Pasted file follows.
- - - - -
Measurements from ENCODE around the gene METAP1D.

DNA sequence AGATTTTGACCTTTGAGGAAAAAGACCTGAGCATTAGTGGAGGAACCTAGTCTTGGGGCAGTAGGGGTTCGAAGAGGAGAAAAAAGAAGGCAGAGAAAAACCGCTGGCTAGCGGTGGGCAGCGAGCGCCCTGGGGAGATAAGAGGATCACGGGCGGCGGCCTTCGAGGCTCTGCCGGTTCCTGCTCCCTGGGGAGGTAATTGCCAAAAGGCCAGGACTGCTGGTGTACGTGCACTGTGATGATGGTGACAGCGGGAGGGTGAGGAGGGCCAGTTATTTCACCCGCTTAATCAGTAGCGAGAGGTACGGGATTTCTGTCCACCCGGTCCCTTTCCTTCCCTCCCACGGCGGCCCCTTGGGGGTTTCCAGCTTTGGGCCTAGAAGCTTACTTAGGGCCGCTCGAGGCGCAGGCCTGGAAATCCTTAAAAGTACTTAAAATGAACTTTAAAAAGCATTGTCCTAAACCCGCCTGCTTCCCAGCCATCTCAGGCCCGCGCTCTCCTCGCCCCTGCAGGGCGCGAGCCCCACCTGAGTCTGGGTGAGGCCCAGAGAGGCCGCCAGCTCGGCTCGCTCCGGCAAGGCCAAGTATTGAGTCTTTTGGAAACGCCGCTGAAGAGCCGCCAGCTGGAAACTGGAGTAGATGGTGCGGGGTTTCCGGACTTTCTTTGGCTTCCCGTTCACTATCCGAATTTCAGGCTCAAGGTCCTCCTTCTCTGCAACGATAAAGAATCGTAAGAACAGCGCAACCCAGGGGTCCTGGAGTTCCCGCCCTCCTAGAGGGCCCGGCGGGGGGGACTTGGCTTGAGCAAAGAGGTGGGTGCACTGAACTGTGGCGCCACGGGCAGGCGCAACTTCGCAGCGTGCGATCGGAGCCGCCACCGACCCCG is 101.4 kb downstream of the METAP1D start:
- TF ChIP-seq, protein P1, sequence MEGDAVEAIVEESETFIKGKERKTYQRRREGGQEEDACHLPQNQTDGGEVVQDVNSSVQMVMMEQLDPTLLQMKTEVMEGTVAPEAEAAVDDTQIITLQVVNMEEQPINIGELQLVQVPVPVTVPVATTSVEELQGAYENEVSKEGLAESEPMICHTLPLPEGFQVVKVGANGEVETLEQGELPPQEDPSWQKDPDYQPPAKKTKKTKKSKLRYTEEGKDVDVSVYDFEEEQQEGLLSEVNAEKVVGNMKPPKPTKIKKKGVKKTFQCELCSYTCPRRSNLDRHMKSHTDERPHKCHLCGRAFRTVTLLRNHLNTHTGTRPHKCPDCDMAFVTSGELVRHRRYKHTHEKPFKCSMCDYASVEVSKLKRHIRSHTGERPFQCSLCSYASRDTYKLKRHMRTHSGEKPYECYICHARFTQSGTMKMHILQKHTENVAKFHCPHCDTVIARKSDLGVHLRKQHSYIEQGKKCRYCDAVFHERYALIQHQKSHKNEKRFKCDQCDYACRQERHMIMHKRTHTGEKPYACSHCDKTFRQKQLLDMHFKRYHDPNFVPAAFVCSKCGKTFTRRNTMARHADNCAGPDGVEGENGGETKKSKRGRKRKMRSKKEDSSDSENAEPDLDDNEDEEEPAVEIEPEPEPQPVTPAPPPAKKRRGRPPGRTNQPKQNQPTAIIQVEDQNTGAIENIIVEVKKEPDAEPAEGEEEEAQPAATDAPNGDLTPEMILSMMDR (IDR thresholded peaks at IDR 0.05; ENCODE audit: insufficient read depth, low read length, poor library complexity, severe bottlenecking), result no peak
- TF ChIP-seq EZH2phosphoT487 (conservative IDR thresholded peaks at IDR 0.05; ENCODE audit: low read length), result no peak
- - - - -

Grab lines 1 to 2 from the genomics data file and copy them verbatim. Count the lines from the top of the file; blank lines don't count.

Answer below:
Measurements from ENCODE around the gene METAP1D.

DNA sequence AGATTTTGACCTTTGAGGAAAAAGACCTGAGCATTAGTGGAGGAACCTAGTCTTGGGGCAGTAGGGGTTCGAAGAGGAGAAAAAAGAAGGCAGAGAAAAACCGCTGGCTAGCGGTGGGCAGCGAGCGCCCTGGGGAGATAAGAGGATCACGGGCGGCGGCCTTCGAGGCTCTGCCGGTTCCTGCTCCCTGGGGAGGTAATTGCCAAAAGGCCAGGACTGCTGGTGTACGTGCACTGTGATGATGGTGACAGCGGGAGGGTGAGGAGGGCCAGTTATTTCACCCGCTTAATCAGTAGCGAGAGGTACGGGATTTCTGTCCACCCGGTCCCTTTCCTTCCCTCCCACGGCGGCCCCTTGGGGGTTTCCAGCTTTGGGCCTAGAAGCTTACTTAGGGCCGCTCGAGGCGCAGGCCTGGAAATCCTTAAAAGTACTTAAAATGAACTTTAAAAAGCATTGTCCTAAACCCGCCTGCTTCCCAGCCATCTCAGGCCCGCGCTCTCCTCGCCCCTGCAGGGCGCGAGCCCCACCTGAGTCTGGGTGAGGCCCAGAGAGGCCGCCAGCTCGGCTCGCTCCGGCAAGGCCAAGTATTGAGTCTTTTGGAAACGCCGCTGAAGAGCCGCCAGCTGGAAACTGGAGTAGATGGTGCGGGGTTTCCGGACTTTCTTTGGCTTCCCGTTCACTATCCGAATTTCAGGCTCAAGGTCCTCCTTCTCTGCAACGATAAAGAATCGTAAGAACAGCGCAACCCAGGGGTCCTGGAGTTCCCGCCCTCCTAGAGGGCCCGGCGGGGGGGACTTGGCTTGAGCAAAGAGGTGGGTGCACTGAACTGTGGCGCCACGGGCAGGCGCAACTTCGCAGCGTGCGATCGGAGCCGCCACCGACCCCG is 101.4 kb downstream of the METAP1D start: